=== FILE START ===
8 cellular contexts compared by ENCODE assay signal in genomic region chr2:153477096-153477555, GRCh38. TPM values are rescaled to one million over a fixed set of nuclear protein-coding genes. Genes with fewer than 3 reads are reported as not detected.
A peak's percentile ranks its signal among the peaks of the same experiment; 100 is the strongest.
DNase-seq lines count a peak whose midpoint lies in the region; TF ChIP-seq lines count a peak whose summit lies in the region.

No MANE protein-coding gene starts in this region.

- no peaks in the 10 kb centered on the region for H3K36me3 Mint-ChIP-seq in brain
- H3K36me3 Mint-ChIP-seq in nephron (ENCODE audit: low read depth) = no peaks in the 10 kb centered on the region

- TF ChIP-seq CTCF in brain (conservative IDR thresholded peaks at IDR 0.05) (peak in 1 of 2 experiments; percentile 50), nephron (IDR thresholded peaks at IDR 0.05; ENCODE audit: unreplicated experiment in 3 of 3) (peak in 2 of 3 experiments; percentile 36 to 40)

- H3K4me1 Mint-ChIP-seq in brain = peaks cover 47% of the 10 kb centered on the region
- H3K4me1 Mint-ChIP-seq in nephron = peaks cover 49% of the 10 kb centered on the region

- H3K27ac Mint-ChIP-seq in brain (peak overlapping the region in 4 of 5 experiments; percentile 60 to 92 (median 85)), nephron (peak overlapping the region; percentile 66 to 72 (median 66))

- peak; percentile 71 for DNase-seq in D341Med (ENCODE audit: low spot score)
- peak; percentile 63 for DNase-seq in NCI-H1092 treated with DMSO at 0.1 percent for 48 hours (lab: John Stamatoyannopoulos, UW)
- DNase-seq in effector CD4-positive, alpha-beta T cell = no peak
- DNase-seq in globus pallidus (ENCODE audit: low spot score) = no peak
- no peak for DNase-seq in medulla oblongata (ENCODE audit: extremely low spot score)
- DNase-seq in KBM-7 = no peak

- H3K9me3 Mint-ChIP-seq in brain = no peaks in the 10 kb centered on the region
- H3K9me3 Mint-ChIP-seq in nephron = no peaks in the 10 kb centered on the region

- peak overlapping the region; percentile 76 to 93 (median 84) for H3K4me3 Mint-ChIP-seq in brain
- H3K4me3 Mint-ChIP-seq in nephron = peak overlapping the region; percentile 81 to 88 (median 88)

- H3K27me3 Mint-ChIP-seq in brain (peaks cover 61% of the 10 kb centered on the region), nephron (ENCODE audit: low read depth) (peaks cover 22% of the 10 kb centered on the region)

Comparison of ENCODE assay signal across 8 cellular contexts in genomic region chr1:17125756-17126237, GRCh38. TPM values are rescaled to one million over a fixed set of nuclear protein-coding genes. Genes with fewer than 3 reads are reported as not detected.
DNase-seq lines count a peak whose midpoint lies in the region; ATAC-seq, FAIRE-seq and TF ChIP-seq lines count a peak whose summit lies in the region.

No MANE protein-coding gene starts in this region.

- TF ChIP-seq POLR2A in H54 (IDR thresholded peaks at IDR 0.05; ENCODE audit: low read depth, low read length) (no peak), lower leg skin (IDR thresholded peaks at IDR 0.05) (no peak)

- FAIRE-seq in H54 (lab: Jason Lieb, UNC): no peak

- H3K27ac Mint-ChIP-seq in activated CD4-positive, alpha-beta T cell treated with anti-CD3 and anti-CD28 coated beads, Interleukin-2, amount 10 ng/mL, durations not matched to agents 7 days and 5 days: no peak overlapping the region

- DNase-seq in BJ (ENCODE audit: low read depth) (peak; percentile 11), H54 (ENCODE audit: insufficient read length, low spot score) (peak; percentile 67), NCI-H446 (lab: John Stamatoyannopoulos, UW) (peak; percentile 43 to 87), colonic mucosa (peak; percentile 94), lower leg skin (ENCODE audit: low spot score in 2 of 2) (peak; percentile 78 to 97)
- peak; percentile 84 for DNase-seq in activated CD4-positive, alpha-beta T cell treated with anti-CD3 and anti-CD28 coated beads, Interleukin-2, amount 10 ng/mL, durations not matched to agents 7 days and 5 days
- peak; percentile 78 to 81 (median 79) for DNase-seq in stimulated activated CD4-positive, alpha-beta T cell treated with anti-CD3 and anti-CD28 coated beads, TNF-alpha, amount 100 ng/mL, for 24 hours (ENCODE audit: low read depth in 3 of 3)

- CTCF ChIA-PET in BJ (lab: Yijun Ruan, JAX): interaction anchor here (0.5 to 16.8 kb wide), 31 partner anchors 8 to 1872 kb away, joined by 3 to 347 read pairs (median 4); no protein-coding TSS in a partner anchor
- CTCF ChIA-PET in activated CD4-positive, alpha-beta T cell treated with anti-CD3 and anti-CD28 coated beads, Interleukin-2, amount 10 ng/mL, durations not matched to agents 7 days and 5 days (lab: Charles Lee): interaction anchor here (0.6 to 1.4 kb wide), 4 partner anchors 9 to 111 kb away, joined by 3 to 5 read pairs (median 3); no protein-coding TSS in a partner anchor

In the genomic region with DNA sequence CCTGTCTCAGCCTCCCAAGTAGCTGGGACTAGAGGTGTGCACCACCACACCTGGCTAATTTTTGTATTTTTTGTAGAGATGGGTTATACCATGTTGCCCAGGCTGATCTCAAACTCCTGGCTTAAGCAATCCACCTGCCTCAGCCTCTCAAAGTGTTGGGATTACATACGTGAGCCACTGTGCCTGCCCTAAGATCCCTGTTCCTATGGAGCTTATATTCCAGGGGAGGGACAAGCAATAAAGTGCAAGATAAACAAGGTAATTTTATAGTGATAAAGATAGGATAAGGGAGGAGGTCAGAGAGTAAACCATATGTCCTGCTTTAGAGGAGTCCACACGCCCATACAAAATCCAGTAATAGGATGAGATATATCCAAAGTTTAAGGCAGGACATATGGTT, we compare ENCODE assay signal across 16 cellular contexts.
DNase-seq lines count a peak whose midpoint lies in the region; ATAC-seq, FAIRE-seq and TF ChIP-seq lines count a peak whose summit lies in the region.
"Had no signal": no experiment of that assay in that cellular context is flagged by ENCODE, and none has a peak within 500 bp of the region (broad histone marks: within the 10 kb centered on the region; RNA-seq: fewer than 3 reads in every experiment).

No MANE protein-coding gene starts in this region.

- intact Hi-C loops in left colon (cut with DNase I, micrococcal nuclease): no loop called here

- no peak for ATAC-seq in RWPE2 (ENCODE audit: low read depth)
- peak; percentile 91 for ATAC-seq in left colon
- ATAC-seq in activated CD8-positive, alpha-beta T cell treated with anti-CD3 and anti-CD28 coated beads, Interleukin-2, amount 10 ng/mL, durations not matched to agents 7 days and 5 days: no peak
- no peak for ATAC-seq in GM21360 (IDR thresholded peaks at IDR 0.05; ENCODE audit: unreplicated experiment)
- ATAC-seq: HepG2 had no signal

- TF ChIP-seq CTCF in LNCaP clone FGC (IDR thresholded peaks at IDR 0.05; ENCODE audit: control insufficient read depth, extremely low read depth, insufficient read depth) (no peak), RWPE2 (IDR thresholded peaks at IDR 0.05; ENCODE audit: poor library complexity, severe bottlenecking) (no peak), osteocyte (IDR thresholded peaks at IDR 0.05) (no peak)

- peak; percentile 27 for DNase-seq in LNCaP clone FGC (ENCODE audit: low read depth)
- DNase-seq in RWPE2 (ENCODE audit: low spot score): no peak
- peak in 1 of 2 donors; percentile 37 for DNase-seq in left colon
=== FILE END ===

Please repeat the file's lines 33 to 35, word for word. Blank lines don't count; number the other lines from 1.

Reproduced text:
In the genomic region with DNA sequence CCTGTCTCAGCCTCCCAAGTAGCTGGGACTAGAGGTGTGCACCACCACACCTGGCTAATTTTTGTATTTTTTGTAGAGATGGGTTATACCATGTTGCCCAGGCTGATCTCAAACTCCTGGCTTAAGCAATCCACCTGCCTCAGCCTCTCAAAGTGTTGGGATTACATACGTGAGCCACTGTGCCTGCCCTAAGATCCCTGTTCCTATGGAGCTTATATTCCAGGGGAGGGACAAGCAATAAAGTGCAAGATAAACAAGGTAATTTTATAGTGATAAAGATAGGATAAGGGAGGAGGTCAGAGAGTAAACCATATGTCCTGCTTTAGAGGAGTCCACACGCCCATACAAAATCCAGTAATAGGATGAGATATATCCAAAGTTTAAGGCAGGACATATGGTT, we compare ENCODE assay signal across 16 cellular contexts.
DNase-seq lines count a peak whose midpoint lies in the region; ATAC-seq, FAIRE-seq and TF ChIP-seq lines count a peak whose summit lies in the region.
"Had no signal": no experiment of that assay in that cellular context is flagged by ENCODE, and none has a peak within 500 bp of the region (broad histone marks: within the 10 kb centered on the region; RNA-seq: fewer than 3 reads in every experiment).